President Pledges Support for Expansion of Peace Corps' World Wise Schools Program

August 15, 1997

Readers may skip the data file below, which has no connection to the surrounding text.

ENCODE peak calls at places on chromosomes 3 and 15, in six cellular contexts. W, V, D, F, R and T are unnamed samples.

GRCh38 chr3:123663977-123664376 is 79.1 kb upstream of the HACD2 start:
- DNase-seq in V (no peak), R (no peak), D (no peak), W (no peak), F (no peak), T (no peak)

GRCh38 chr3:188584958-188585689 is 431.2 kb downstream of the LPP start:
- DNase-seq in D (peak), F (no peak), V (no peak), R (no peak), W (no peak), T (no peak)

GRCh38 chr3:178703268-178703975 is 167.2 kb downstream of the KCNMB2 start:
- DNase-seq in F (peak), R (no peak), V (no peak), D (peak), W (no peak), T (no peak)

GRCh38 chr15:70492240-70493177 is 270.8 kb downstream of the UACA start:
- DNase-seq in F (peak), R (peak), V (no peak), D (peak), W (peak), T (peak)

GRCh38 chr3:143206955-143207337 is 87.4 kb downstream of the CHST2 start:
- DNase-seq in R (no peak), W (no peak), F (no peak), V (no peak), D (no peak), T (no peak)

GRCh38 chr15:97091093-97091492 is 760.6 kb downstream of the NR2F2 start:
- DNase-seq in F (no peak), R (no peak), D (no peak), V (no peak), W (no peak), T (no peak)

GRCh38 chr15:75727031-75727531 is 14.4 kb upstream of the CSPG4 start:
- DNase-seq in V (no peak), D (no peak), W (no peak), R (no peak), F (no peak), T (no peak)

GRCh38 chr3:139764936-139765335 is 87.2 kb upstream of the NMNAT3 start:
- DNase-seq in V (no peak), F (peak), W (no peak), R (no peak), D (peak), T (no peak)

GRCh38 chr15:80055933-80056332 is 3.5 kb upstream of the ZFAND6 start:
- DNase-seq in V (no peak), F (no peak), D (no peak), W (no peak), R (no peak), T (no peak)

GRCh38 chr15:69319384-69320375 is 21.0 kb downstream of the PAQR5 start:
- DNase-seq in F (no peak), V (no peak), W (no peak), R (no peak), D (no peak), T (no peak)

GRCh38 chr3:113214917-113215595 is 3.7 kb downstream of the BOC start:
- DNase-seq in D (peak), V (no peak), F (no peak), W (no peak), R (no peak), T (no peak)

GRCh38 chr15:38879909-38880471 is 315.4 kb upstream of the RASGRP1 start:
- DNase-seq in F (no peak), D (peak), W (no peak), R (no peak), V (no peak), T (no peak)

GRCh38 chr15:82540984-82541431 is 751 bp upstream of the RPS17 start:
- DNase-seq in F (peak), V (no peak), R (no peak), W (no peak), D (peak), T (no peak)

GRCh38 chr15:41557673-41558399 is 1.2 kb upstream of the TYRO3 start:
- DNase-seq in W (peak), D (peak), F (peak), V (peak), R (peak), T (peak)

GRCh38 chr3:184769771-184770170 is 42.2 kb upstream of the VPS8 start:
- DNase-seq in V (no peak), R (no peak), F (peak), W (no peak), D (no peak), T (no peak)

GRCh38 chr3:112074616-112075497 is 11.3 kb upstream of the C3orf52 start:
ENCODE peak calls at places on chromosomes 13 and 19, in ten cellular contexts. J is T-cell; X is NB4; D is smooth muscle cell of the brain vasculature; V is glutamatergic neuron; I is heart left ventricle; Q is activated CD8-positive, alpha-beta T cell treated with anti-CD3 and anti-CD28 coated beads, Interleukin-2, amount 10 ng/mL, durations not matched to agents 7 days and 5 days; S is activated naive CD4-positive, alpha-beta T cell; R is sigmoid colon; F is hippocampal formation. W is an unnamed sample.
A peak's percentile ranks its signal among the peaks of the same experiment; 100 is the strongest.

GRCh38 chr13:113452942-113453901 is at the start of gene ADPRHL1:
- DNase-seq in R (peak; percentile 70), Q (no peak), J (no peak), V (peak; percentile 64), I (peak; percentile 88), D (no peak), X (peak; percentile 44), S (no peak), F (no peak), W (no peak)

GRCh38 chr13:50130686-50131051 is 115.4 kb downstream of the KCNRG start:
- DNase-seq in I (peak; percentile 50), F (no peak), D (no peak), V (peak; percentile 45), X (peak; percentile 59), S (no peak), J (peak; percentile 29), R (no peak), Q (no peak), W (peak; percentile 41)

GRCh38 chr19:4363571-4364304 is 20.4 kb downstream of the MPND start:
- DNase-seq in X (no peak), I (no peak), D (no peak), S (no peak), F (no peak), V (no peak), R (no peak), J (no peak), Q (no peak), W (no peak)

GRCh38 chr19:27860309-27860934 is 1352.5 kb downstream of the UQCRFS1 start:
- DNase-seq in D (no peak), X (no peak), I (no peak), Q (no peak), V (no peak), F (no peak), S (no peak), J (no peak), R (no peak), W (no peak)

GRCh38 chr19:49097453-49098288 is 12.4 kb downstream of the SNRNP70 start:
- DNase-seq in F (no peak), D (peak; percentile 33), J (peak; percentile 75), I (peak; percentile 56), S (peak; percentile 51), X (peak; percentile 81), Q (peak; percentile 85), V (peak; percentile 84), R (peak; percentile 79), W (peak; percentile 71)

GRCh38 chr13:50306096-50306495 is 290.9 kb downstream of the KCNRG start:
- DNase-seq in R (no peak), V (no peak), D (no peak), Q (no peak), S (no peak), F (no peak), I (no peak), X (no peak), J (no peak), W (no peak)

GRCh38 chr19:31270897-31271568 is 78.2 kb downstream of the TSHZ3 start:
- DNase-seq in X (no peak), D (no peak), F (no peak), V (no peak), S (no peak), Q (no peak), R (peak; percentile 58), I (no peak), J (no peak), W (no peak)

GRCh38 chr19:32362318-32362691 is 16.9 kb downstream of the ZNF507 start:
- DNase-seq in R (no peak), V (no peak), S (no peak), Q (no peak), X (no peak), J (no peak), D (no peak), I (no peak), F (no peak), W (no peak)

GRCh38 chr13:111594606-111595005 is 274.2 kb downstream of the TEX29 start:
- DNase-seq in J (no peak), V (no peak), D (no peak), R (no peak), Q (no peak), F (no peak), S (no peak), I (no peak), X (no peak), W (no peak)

Washington, D.C. August 15, 1997—In announcing his Millennium Program, President Clinton today pledged to support the tripling of Peace Corps' World Wise Schools program by the year 2000. "I'm pleased that the Peace Corps will build on its legacy of service by setting a goal of tripling the size of its global learning partnership, World Wise Schools, by the new millennium," the President said. "This program connects Peace Corps volunteers with teachers and students right here in America to promote international and inter-cultural understanding." World Wise Schools is the Peace Corps' ongoing global education program, which broadens the geographic and cultural horizons of U.S. students through the overseas experience of currently-serving and returned Peace Corps volunteers. Today, there are 3,500 teachers in the United States who participate in the program, and the Peace Corps hopes to triple that to 10,000 teachers by the year 2000. More than 300,000 U.S. students have participated in the program since its inception in 1989. Through correspondence with current Peace Corps volunteers, classroom visits by returned volunteers, award-winning videos, study guides, and other educational materials, the World Wise Schools program teaches students about the people and cultures of other countries. It also exposes young Americans to positive role models who have engaged in public service as Peace Corps volunteers. President Clinton made his remarks this morning at the National Archives, where he announced the Millennium Program, a multi-year initiative to mark the end of the 20th century and the beginning of the new millennium. "This gives us a remarkable opportunity to honor the past and imagine the future," the President said. Among other things, the Millennium Program will include a Presidential lecture series, "Millennium Minutes"—televised highlights from American history, as well as free concerts at the Kennedy Center and a public-private project to identify and preserve oral histories and family pictures.

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